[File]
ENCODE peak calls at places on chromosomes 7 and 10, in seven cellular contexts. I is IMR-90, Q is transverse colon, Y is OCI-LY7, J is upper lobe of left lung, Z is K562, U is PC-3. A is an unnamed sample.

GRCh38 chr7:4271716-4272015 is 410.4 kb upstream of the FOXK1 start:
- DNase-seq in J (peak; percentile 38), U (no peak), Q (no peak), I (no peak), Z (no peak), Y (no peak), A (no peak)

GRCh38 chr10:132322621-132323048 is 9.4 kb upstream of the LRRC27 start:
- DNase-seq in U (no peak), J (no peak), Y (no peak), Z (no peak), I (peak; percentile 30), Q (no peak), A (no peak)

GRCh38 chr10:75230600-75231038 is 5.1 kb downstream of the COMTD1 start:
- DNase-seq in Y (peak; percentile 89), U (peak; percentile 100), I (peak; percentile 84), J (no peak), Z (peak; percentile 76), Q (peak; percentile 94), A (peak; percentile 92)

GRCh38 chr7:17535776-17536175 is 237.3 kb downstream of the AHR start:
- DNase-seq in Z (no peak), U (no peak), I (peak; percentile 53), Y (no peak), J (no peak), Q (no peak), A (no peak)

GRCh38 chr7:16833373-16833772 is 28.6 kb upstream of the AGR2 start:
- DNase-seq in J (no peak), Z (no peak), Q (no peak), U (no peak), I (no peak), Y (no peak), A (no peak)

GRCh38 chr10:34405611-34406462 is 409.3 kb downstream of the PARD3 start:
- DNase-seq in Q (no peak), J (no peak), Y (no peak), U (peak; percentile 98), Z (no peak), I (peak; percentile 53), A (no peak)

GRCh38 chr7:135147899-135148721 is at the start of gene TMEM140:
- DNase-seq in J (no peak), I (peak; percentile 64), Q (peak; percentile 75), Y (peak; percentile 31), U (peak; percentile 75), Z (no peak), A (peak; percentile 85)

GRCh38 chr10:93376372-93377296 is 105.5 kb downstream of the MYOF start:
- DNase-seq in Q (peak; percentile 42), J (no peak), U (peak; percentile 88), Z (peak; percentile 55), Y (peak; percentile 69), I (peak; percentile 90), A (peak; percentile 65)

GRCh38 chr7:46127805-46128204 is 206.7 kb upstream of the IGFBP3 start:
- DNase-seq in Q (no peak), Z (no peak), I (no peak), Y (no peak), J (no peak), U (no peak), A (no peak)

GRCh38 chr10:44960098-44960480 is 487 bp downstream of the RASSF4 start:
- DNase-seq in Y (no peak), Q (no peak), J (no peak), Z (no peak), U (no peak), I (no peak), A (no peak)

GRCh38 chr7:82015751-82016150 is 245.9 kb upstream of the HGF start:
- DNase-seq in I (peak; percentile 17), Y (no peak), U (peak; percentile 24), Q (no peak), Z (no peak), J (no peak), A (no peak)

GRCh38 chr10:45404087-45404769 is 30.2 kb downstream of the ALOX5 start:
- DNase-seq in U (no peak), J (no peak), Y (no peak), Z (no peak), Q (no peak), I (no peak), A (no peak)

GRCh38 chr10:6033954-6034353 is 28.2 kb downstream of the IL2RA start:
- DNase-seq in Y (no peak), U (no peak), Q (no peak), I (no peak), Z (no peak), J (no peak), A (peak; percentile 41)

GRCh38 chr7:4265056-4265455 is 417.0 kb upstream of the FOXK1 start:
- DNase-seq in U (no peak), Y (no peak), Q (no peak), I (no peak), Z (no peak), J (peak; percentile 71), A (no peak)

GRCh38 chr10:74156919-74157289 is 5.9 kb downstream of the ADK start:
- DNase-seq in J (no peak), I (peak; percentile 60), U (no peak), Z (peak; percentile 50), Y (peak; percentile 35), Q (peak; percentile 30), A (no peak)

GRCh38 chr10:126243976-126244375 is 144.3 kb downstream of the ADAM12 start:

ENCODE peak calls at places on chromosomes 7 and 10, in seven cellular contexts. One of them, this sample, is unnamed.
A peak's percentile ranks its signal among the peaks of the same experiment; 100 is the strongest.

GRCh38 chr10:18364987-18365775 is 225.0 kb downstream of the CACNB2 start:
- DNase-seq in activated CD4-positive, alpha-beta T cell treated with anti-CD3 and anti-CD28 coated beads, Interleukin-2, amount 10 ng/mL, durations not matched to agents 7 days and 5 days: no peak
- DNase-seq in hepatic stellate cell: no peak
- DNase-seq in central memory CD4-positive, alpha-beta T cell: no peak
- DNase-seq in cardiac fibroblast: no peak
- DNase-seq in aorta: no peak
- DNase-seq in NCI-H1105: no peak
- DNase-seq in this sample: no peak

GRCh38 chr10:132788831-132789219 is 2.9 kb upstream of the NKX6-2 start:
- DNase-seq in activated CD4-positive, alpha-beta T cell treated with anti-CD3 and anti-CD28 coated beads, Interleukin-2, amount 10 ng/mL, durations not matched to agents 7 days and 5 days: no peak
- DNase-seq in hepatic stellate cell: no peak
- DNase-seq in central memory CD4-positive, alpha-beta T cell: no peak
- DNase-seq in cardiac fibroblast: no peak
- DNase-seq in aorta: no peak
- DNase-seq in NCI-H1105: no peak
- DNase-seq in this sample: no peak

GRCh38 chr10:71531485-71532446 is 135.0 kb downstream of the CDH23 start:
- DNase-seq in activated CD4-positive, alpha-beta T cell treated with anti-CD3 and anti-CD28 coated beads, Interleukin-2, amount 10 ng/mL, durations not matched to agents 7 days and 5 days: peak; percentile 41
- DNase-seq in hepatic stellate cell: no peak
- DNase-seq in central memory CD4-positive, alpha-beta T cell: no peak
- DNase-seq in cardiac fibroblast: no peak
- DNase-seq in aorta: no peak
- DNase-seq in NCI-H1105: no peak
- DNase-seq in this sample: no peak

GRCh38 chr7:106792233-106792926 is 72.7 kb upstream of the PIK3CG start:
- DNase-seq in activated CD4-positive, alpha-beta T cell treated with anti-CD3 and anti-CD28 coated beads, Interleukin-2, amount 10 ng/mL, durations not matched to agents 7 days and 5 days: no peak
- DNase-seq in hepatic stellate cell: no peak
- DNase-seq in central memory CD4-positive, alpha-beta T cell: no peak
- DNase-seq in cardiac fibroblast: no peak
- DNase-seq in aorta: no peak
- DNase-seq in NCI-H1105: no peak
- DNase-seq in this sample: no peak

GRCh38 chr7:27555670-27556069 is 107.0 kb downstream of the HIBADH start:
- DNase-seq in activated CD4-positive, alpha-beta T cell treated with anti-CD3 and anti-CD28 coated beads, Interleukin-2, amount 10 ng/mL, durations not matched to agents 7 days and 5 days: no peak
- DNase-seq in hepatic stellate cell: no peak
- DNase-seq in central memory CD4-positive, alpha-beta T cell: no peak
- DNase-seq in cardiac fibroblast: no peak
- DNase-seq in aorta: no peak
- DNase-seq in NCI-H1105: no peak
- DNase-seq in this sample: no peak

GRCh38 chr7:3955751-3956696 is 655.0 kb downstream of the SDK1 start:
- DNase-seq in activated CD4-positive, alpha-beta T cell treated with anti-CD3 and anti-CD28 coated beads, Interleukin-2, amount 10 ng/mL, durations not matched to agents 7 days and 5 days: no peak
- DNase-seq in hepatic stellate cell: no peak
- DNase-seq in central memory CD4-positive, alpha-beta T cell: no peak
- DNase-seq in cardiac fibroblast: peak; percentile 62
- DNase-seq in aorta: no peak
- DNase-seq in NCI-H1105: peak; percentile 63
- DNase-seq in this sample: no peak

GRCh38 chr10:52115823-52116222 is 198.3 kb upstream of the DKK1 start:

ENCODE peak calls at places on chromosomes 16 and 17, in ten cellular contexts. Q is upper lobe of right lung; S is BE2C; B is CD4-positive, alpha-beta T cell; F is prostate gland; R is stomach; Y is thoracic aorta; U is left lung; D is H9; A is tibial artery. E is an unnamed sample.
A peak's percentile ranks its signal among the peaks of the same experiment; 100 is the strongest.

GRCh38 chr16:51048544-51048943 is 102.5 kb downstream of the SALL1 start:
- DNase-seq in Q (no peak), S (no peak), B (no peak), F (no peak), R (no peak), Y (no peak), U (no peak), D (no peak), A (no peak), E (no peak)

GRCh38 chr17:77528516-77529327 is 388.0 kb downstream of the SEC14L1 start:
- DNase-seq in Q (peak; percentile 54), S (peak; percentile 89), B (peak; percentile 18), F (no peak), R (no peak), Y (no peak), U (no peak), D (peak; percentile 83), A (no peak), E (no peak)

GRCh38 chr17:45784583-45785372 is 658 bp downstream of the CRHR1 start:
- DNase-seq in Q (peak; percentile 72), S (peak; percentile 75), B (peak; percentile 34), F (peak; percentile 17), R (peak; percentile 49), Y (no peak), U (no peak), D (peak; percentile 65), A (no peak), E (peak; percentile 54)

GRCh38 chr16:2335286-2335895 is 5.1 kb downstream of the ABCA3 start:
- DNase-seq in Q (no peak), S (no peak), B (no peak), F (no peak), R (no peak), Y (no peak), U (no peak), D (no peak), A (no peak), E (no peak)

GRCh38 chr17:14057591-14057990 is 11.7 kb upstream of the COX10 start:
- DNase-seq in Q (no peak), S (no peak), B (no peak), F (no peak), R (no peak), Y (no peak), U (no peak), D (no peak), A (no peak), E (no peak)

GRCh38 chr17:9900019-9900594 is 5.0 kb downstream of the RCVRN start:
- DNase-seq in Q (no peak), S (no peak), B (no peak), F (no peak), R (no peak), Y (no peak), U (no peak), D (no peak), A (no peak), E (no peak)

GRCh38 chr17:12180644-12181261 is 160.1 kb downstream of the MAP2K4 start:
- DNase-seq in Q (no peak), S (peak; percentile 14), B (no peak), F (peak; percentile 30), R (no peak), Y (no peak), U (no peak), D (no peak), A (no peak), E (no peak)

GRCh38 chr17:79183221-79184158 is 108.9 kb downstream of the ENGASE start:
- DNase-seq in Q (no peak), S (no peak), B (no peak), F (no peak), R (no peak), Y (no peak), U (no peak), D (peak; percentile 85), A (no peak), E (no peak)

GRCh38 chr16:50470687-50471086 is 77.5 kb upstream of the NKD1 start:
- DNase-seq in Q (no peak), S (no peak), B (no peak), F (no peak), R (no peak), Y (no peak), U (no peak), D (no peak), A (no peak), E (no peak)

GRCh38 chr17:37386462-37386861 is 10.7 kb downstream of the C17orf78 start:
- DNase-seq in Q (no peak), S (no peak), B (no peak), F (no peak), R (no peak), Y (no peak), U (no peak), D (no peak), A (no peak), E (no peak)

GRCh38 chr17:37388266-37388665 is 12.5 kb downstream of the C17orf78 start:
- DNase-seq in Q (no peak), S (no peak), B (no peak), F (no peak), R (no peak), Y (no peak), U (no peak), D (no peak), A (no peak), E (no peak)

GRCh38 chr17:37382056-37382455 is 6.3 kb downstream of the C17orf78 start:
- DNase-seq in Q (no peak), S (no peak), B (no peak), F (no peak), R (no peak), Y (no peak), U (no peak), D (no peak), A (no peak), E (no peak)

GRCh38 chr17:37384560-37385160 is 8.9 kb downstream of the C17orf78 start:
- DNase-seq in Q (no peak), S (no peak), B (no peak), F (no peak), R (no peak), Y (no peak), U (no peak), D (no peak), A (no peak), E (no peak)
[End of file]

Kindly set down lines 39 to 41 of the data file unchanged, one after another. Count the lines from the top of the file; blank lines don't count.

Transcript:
- DNase-seq in cardiac fibroblast: no peak
- DNase-seq in aorta: no peak
- DNase-seq in NCI-H1105: no peak